Home >Education >news >World Bank approves $500 mn education project for six states
Photo: HT
Photo: HT

World Bank approves $500 mn education project for six states

  • The initiative will help improve learning assessment systems, facilitate school-to-work shift
  • The project will be implemented through the flagship central scheme of Samagra Shiksha Abhiyan

NEW DELHI : The World Bank on Sunday said its board has approved a project worth $500 million to improve the learning outcome and governance of government schools in six Indian states.

“India has made significant strides in improving access to education across the country. Between 2004-05 and 2018-19, the number of children going to school increased from 219 million to 248 million, but the learning outcomes of students across all age groups remains below par," it said.

The project, Strengthening Teaching-Learning and Results for States Program (STARS ), will be implemented through the Samagra Shiksha Abhiyan, the flagship central scheme, in Himachal Pradesh, Kerala, Madhya Pradesh, Maharashtra, Odisha and Rajasthan.

“STARS will help improve the learning assessment systems, strengthen classroom instruction, and remediation, facilitate school-to-work transition, and strengthen governance and decentralized management," the World Bank said. It will also address “the ‘learning outcome’ challenge and help students better prepare for the jobs of the future", it added. STARS builds on the partnership between India and the World Bank since 1994 for strengthening the school education system and to support the goal of providing education to all. Before STARS, the World Bank had provided assistance of over $3 billion towards this.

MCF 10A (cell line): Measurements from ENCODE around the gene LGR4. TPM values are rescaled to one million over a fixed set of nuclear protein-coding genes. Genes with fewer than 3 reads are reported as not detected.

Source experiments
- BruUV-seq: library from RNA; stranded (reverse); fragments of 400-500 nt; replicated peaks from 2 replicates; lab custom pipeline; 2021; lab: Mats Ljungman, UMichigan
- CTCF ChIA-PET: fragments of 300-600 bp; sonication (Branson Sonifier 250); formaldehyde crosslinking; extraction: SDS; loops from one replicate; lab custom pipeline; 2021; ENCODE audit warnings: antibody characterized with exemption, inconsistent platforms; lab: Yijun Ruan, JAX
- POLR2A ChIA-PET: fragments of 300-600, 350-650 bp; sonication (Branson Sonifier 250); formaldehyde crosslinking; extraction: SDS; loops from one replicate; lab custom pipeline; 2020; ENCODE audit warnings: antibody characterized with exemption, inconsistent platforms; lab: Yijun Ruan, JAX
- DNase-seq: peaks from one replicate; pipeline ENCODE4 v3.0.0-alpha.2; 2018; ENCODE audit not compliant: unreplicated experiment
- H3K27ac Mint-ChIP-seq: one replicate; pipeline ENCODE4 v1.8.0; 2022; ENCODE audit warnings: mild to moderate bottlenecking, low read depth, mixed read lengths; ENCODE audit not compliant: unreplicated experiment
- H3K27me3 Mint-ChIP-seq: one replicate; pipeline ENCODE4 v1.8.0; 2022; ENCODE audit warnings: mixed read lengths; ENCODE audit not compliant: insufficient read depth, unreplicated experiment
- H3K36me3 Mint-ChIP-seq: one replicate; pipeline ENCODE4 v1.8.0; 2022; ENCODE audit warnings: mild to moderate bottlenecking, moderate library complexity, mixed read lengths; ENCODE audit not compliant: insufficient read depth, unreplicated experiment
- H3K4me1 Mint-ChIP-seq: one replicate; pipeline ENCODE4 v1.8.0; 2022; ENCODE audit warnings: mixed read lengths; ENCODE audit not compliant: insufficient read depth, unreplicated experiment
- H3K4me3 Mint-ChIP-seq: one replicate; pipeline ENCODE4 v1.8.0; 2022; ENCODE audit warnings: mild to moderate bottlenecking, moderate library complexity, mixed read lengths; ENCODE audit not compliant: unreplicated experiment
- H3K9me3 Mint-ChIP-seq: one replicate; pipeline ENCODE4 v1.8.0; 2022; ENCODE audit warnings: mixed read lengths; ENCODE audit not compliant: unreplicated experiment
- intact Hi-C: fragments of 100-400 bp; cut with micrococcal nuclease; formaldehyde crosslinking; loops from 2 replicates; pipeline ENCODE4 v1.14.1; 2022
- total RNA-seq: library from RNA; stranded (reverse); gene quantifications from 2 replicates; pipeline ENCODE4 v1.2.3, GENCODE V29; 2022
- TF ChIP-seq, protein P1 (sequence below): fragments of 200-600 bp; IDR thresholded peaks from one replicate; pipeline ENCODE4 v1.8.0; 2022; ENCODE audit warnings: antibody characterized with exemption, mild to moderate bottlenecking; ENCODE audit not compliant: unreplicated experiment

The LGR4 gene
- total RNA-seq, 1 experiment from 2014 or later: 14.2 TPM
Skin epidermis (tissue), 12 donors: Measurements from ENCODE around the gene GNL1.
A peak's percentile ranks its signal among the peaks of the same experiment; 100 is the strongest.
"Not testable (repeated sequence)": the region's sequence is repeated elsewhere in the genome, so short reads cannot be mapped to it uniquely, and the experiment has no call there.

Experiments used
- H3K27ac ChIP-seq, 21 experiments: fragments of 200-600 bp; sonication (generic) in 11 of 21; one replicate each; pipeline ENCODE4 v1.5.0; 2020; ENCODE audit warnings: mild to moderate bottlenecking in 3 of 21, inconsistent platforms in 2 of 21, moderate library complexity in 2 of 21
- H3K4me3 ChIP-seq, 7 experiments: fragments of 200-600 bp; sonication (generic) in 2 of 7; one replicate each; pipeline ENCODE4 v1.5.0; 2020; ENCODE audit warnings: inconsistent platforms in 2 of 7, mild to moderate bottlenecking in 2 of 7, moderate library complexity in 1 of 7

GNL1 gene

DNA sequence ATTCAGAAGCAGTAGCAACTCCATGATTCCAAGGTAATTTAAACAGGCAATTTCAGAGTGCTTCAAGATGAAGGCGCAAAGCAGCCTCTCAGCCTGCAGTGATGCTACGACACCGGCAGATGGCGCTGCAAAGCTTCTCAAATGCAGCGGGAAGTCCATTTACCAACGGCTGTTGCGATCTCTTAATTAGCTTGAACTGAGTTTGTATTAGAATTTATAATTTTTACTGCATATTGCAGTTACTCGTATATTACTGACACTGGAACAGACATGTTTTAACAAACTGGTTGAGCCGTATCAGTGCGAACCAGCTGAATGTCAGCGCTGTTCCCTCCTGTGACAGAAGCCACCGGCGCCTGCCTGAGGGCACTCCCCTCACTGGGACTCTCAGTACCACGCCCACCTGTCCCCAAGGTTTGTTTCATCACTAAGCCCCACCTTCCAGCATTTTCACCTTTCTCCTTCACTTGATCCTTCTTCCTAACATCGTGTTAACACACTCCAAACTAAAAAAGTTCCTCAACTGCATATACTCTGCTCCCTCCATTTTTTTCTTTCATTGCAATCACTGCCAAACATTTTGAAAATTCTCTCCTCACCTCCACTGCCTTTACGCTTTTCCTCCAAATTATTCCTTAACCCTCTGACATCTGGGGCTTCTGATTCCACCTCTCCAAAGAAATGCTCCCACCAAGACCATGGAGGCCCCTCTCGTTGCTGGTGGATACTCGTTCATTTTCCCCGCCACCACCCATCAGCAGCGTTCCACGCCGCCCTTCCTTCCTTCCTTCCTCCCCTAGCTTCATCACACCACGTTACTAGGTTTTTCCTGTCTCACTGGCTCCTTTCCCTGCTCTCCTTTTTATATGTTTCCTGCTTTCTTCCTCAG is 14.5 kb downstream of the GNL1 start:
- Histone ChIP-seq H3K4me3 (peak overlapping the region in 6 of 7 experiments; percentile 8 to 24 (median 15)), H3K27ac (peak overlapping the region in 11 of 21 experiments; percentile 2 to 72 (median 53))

“India recognizes the need to significantly improve its learning outcomes to fuel future growth and meet the labour market demands. STARS will aid India’s response by strengthening implementation at the local level, investing in teacher capacity and ensuring that no child of any background is left behind from the right to education," said Junaid Ahmad, World Bank country director in India.

More than 52% of children in government-run schools in the six project states belong to vulnerable section, such as Scheduled Castes, Scheduled Tribes and minority communities, and the World Bank said its project will deliver a curriculum that keeps pace with the evolving needs of the job market.

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